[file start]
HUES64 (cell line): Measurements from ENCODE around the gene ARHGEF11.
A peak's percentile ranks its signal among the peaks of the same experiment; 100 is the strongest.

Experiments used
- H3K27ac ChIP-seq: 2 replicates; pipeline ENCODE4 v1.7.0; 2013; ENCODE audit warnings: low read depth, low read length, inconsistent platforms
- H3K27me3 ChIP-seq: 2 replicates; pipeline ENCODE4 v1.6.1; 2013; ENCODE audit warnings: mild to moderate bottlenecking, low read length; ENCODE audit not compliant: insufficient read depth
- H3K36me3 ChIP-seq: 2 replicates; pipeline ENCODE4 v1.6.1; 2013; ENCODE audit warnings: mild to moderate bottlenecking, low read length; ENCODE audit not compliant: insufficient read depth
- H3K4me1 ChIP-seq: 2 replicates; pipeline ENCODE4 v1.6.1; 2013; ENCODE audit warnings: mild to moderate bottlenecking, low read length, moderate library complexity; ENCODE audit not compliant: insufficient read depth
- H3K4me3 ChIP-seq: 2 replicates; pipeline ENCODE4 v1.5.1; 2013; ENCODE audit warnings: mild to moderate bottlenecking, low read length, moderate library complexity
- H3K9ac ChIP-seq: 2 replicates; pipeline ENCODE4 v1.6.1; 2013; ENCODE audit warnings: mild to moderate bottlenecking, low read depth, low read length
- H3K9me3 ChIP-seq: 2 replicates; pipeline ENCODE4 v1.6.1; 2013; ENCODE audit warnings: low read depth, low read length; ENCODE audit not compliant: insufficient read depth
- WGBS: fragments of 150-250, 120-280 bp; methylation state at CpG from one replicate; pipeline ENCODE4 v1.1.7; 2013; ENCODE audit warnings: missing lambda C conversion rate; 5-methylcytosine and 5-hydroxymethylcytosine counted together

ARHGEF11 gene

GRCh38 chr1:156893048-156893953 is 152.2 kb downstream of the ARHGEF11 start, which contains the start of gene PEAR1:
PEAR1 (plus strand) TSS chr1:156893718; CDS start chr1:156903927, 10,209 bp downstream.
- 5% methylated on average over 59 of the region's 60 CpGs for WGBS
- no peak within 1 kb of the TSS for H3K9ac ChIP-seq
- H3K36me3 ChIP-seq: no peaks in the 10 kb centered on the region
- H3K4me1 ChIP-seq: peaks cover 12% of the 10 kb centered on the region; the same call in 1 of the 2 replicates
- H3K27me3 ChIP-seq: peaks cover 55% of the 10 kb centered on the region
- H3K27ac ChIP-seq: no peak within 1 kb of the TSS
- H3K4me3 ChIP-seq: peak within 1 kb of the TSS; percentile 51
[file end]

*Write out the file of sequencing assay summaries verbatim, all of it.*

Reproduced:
HUES64 (cell line): Measurements from ENCODE around the gene ARHGEF11.
A peak's percentile ranks its signal among the peaks of the same experiment; 100 is the strongest.

Experiments used
- H3K27ac ChIP-seq: 2 replicates; pipeline ENCODE4 v1.7.0; 2013; ENCODE audit warnings: low read depth, low read length, inconsistent platforms
- H3K27me3 ChIP-seq: 2 replicates; pipeline ENCODE4 v1.6.1; 2013; ENCODE audit warnings: mild to moderate bottlenecking, low read length; ENCODE audit not compliant: insufficient read depth
- H3K36me3 ChIP-seq: 2 replicates; pipeline ENCODE4 v1.6.1; 2013; ENCODE audit warnings: mild to moderate bottlenecking, low read length; ENCODE audit not compliant: insufficient read depth
- H3K4me1 ChIP-seq: 2 replicates; pipeline ENCODE4 v1.6.1; 2013; ENCODE audit warnings: mild to moderate bottlenecking, low read length, moderate library complexity; ENCODE audit not compliant: insufficient read depth
- H3K4me3 ChIP-seq: 2 replicates; pipeline ENCODE4 v1.5.1; 2013; ENCODE audit warnings: mild to moderate bottlenecking, low read length, moderate library complexity
- H3K9ac ChIP-seq: 2 replicates; pipeline ENCODE4 v1.6.1; 2013; ENCODE audit warnings: mild to moderate bottlenecking, low read depth, low read length
- H3K9me3 ChIP-seq: 2 replicates; pipeline ENCODE4 v1.6.1; 2013; ENCODE audit warnings: low read depth, low read length; ENCODE audit not compliant: insufficient read depth
- WGBS: fragments of 150-250, 120-280 bp; methylation state at CpG from one replicate; pipeline ENCODE4 v1.1.7; 2013; ENCODE audit warnings: missing lambda C conversion rate; 5-methylcytosine and 5-hydroxymethylcytosine counted together

ARHGEF11 gene

GRCh38 chr1:156893048-156893953 is 152.2 kb downstream of the ARHGEF11 start, which contains the start of gene PEAR1:
PEAR1 (plus strand) TSS chr1:156893718; CDS start chr1:156903927, 10,209 bp downstream.
- 5% methylated on average over 59 of the region's 60 CpGs for WGBS
- no peak within 1 kb of the TSS for H3K9ac ChIP-seq
- H3K36me3 ChIP-seq: no peaks in the 10 kb centered on the region
- H3K4me1 ChIP-seq: peaks cover 12% of the 10 kb centered on the region; the same call in 1 of the 2 replicates
- H3K27me3 ChIP-seq: peaks cover 55% of the 10 kb centered on the region
- H3K27ac ChIP-seq: no peak within 1 kb of the TSS
- H3K4me3 ChIP-seq: peak within 1 kb of the TSS; percentile 51